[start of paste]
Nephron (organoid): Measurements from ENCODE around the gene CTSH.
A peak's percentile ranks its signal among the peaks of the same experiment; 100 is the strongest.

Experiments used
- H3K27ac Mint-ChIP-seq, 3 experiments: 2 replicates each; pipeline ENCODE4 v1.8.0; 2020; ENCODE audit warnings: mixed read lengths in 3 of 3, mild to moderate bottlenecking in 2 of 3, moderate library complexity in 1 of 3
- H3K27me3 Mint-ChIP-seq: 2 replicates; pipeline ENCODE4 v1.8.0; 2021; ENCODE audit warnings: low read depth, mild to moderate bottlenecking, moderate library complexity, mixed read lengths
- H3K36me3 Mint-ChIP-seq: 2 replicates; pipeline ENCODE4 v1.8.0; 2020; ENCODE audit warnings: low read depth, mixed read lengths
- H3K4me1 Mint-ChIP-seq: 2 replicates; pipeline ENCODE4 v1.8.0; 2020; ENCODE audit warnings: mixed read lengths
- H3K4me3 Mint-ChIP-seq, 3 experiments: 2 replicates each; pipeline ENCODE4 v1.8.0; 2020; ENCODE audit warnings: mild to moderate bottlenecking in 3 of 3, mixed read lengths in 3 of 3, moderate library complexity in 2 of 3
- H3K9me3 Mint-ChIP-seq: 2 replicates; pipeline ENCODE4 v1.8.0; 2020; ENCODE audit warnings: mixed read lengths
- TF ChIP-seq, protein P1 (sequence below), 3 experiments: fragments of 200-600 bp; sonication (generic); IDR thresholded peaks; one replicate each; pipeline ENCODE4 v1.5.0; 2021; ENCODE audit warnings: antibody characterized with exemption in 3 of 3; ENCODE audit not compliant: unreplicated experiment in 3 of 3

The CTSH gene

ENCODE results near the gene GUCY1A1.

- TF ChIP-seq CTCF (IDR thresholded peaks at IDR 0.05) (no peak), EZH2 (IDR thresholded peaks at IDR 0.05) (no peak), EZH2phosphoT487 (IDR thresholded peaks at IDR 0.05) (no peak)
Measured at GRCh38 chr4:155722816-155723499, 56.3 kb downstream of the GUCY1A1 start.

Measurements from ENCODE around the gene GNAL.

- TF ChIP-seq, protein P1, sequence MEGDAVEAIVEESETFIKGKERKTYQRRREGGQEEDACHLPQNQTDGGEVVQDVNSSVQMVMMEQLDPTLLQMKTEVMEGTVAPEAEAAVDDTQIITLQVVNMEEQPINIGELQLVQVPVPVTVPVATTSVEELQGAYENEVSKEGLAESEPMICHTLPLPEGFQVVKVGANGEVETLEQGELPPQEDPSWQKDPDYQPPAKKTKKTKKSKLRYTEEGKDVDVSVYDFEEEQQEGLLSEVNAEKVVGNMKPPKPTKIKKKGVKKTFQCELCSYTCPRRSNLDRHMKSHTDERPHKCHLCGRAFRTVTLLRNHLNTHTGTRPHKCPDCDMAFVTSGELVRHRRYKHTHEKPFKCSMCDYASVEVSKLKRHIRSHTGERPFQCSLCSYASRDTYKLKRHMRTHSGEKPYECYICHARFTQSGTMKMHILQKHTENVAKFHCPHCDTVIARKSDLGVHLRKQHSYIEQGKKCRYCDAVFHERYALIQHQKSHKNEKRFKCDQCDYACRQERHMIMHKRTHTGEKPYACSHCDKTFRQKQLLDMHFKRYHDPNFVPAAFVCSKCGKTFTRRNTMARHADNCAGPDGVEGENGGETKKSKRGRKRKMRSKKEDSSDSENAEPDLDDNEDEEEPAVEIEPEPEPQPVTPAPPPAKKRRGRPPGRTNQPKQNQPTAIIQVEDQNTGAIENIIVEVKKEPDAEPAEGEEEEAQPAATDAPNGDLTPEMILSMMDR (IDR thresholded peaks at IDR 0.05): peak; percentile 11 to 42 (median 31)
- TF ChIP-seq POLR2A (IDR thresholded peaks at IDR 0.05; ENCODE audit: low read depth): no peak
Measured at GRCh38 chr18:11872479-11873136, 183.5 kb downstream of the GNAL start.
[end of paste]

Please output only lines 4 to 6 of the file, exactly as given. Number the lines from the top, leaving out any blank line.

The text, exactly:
- H3K27ac Mint-ChIP-seq, 3 experiments: 2 replicates each; pipeline ENCODE4 v1.8.0; 2020; ENCODE audit warnings: mixed read lengths in 3 of 3, mild to moderate bottlenecking in 2 of 3, moderate library complexity in 1 of 3
- H3K27me3 Mint-ChIP-seq: 2 replicates; pipeline ENCODE4 v1.8.0; 2021; ENCODE audit warnings: low read depth, mild to moderate bottlenecking, moderate library complexity, mixed read lengths
- H3K36me3 Mint-ChIP-seq: 2 replicates; pipeline ENCODE4 v1.8.0; 2020; ENCODE audit warnings: low read depth, mixed read lengths